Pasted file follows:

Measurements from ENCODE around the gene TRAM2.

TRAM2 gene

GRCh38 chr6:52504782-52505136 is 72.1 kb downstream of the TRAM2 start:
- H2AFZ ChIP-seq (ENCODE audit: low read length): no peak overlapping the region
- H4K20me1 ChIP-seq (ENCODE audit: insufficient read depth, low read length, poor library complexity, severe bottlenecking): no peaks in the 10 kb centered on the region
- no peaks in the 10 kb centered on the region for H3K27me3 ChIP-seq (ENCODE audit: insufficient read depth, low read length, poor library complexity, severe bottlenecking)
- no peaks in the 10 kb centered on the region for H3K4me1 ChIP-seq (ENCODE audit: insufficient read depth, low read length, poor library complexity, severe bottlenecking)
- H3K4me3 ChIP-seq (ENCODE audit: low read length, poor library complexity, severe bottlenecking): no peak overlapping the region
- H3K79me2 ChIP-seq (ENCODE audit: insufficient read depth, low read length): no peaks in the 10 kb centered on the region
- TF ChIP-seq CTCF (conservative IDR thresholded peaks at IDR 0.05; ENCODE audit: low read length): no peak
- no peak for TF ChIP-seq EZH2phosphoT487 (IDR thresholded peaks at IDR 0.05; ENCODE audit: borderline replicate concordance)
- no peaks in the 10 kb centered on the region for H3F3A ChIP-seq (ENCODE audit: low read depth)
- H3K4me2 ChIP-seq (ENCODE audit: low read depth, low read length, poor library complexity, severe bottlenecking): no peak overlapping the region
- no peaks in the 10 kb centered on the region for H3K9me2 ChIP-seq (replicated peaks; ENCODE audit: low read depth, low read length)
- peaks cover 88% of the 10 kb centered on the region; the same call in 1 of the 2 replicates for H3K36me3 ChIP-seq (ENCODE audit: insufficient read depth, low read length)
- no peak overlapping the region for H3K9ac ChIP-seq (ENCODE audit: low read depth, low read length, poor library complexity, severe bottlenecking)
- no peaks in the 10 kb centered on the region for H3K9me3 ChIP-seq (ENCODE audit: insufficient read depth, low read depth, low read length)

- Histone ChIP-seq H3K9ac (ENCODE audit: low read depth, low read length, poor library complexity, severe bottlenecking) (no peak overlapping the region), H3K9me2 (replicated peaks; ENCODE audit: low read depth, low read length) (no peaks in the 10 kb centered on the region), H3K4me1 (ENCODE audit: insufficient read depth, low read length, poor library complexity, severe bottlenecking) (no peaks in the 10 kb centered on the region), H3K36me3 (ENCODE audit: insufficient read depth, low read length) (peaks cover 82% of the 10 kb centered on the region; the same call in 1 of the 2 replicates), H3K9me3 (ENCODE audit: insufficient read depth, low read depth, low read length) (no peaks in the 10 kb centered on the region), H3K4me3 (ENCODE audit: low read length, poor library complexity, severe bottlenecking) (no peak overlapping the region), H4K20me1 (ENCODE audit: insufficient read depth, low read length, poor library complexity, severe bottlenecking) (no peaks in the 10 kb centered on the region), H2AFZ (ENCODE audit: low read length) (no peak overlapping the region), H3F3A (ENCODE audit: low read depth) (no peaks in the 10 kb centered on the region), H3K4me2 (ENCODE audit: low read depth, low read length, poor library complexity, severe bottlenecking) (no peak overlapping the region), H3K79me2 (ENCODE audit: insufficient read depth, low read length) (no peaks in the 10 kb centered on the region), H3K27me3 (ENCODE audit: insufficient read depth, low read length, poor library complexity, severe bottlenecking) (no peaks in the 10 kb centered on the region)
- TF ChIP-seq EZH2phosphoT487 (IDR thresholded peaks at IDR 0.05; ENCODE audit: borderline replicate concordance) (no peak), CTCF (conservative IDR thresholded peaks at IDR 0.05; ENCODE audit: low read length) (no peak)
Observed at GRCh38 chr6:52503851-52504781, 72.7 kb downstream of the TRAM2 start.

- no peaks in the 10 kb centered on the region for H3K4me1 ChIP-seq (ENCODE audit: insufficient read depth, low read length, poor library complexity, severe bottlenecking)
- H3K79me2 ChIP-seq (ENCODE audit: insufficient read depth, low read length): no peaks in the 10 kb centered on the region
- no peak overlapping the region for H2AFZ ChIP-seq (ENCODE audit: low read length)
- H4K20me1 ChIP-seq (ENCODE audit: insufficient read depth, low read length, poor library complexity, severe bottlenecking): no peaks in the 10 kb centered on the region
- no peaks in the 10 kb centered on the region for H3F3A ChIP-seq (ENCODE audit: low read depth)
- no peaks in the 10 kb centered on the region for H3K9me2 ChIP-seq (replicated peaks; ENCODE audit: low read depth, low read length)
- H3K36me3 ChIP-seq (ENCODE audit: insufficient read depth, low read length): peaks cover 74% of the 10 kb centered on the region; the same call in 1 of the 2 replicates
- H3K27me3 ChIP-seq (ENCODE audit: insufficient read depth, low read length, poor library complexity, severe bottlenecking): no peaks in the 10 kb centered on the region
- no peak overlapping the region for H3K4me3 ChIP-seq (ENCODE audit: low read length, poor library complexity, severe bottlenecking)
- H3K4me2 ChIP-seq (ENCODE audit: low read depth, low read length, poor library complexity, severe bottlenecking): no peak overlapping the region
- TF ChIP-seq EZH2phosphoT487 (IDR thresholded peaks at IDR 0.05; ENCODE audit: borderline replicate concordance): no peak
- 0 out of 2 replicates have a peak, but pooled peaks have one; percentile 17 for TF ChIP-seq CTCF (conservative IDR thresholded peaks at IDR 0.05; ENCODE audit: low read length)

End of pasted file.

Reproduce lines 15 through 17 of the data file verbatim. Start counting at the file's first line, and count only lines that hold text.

- peaks cover 88% of the 10 kb centered on the region; the same call in 1 of the 2 replicates for H3K36me3 ChIP-seq (ENCODE audit: insufficient read depth, low read length)
- no peak overlapping the region for H3K9ac ChIP-seq (ENCODE audit: low read depth, low read length, poor library complexity, severe bottlenecking)
- no peaks in the 10 kb centered on the region for H3K9me3 ChIP-seq (ENCODE audit: insufficient read depth, low read depth, low read length)